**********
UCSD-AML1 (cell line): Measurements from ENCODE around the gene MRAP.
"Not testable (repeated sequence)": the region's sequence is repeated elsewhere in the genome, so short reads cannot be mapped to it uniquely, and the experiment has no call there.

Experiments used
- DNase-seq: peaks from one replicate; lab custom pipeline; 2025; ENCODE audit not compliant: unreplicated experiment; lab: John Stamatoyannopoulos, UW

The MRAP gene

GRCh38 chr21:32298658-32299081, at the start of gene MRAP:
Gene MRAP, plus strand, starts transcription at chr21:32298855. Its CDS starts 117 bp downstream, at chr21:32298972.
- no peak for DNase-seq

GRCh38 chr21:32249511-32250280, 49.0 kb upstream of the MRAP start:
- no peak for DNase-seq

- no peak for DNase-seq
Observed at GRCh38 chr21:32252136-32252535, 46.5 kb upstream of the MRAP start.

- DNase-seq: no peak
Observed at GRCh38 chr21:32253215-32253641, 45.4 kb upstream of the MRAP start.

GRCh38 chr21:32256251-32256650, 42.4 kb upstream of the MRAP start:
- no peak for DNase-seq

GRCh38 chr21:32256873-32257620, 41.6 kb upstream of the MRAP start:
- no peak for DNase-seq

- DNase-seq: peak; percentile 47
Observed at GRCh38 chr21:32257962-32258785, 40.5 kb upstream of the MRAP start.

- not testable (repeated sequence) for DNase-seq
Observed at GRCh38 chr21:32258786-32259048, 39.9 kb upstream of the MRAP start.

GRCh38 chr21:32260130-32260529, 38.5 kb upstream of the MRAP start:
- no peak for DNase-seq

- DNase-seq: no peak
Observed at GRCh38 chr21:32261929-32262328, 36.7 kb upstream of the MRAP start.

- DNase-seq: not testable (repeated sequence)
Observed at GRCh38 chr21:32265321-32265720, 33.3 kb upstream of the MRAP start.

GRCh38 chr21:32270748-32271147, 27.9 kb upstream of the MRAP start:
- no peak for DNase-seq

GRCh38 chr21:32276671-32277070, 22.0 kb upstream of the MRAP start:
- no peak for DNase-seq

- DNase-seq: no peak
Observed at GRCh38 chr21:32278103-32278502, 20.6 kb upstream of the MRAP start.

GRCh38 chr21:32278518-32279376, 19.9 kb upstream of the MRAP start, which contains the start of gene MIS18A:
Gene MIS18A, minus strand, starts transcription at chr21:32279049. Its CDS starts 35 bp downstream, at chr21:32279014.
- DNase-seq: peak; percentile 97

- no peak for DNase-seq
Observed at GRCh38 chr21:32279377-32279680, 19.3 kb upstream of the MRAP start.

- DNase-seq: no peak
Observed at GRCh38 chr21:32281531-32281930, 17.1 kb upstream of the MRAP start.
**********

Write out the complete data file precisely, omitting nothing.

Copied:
UCSD-AML1 (cell line): Measurements from ENCODE around the gene MRAP.
"Not testable (repeated sequence)": the region's sequence is repeated elsewhere in the genome, so short reads cannot be mapped to it uniquely, and the experiment has no call there.

Experiments used
- DNase-seq: peaks from one replicate; lab custom pipeline; 2025; ENCODE audit not compliant: unreplicated experiment; lab: John Stamatoyannopoulos, UW

The MRAP gene

GRCh38 chr21:32298658-32299081, at the start of gene MRAP:
Gene MRAP, plus strand, starts transcription at chr21:32298855. Its CDS starts 117 bp downstream, at chr21:32298972.
- no peak for DNase-seq

GRCh38 chr21:32249511-32250280, 49.0 kb upstream of the MRAP start:
- no peak for DNase-seq

- no peak for DNase-seq
Observed at GRCh38 chr21:32252136-32252535, 46.5 kb upstream of the MRAP start.

- DNase-seq: no peak
Observed at GRCh38 chr21:32253215-32253641, 45.4 kb upstream of the MRAP start.

GRCh38 chr21:32256251-32256650, 42.4 kb upstream of the MRAP start:
- no peak for DNase-seq

GRCh38 chr21:32256873-32257620, 41.6 kb upstream of the MRAP start:
- no peak for DNase-seq

- DNase-seq: peak; percentile 47
Observed at GRCh38 chr21:32257962-32258785, 40.5 kb upstream of the MRAP start.

- not testable (repeated sequence) for DNase-seq
Observed at GRCh38 chr21:32258786-32259048, 39.9 kb upstream of the MRAP start.

GRCh38 chr21:32260130-32260529, 38.5 kb upstream of the MRAP start:
- no peak for DNase-seq

- DNase-seq: no peak
Observed at GRCh38 chr21:32261929-32262328, 36.7 kb upstream of the MRAP start.

- DNase-seq: not testable (repeated sequence)
Observed at GRCh38 chr21:32265321-32265720, 33.3 kb upstream of the MRAP start.

GRCh38 chr21:32270748-32271147, 27.9 kb upstream of the MRAP start:
- no peak for DNase-seq

GRCh38 chr21:32276671-32277070, 22.0 kb upstream of the MRAP start:
- no peak for DNase-seq

- DNase-seq: no peak
Observed at GRCh38 chr21:32278103-32278502, 20.6 kb upstream of the MRAP start.

GRCh38 chr21:32278518-32279376, 19.9 kb upstream of the MRAP start, which contains the start of gene MIS18A:
Gene MIS18A, minus strand, starts transcription at chr21:32279049. Its CDS starts 35 bp downstream, at chr21:32279014.
- DNase-seq: peak; percentile 97

- no peak for DNase-seq
Observed at GRCh38 chr21:32279377-32279680, 19.3 kb upstream of the MRAP start.

- DNase-seq: no peak
Observed at GRCh38 chr21:32281531-32281930, 17.1 kb upstream of the MRAP start.